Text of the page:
One thing we really need to be careful with is what happens when JARS are analyzed.
For instance, EJB3 requires a ".ejb3" filename extension because it has to iterate the entire archive and look at every single class in that archive for annotations that may be EJB3 annotations. If ".jar" files were accepted as well, it would have slowed down the deploy process significantly.
There should be no need for such hardcoding.
The problem with the old jar deployer was
1) There was no ordering of deployers when it did accepts()
2) It was first to recognise it wins
3) The deployers were loaded in an adhoc fashion
With the new deployers, the structural component that analyses the structure
will be ordered (still with first to recognise it wins).
Also, the structural deployers will be amongst the first things to be deployed.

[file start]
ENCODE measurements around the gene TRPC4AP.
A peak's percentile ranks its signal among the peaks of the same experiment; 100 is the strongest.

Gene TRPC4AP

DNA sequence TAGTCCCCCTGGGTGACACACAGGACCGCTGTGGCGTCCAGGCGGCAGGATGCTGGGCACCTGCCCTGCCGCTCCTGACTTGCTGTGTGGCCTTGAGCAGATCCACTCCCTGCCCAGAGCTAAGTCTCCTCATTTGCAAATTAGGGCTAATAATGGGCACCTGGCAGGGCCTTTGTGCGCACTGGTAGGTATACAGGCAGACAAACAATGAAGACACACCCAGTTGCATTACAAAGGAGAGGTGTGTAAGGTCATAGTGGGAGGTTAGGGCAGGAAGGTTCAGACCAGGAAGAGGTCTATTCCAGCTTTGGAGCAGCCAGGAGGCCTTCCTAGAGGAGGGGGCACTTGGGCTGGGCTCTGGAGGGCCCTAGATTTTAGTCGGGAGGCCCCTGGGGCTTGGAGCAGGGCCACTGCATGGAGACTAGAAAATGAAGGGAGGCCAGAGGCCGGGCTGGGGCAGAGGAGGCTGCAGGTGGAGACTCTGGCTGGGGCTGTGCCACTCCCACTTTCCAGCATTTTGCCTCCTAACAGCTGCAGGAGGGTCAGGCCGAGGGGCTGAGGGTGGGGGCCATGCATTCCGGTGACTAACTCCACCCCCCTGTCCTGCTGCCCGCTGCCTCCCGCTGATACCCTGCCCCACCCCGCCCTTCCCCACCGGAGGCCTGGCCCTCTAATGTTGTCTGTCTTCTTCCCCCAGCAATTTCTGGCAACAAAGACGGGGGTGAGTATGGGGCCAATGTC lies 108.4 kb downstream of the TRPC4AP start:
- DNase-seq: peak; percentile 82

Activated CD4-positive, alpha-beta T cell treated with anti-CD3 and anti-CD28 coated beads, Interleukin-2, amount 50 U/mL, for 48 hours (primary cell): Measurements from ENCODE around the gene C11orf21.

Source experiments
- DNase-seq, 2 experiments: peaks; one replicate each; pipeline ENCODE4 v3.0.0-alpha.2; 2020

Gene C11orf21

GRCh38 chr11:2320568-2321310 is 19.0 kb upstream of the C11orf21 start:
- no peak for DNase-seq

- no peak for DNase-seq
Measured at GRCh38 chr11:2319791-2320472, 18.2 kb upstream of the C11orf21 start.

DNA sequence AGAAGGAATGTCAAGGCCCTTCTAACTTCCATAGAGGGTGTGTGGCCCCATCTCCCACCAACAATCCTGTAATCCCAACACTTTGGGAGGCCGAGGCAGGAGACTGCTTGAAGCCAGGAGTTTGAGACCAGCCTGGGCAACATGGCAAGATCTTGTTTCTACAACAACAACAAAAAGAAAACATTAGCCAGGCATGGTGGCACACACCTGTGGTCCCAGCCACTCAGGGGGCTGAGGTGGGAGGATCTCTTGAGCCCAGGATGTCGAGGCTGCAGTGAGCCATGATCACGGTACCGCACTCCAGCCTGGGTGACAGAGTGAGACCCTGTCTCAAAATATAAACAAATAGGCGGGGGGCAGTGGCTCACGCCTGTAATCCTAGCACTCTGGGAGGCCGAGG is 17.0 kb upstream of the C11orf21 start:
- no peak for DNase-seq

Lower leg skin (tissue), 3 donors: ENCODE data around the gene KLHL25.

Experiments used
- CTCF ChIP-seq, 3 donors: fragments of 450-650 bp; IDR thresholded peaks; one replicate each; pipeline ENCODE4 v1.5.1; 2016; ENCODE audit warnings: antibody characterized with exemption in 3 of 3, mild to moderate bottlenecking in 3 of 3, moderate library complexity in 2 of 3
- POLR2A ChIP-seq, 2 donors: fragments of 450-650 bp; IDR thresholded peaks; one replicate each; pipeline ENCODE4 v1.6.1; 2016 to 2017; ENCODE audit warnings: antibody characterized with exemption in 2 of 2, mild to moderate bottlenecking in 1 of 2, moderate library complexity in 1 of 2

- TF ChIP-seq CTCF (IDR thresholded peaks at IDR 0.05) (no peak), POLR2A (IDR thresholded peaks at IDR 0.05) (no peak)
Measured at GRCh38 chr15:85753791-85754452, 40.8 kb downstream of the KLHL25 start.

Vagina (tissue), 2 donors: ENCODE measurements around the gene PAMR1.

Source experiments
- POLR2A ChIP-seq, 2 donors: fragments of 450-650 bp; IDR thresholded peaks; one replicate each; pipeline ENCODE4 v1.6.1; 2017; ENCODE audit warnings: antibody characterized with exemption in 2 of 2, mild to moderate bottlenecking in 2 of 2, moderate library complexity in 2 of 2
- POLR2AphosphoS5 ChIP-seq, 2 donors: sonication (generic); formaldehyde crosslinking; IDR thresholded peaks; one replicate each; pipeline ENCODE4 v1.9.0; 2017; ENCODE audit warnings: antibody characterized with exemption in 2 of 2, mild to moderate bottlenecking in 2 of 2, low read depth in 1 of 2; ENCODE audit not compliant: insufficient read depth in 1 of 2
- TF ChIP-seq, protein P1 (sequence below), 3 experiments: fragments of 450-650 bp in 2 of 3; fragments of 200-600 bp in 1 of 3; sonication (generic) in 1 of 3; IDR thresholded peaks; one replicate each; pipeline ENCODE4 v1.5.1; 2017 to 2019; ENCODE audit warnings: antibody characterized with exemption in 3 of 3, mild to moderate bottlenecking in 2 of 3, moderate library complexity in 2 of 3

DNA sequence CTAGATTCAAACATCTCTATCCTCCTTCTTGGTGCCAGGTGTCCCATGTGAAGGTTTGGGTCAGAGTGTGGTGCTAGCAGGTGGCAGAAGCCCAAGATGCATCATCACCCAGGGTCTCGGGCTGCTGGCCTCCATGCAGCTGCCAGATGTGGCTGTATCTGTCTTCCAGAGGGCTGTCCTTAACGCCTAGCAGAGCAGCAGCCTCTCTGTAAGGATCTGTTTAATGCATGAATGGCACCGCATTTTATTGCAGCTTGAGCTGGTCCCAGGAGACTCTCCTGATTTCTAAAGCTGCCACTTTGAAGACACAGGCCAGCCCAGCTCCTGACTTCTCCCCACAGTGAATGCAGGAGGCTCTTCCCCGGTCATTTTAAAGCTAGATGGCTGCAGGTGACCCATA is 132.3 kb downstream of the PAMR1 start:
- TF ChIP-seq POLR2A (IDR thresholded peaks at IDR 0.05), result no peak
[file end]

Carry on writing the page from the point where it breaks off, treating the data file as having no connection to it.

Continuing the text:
i.e. we don't have to worry about the jar deployer stealing a war deployment
inside a sar because its sar was processed before the tomcat sar.
The only way it is not going to work is if you don't have a war deployer.
In that case, the jar deployer will be the only one that recognises the deployment.
I didn't know what was the issue before with .jar vs. .war (I'd think since the extension is different, there would be no mixup). Can wars come with a .jar extension??
I had in mind the case of having an ejb-jar, but the ejb deployer is missing, so jar deployer picks it up...
I don't see that the JARDeployer has any reason for existence. If there is referenced content that has no associated deployer it should not just be added to some classpath. The configuration of the class and resource paths is an aspect of some deployment.
Yes, but you need something to add plain jars and directories to the classpath.
I believe it should be a policy decision whether it just does it or whether it looks
for specifc pattern (like does it end with .zip or .jar, etc.)
In the current implementation it just does it (with some file patterns excluded by
the deployment scanner not the deployer framework).
But that something should be the configuration of another service like the bootstrap service, or even the URLDeploymentScanner.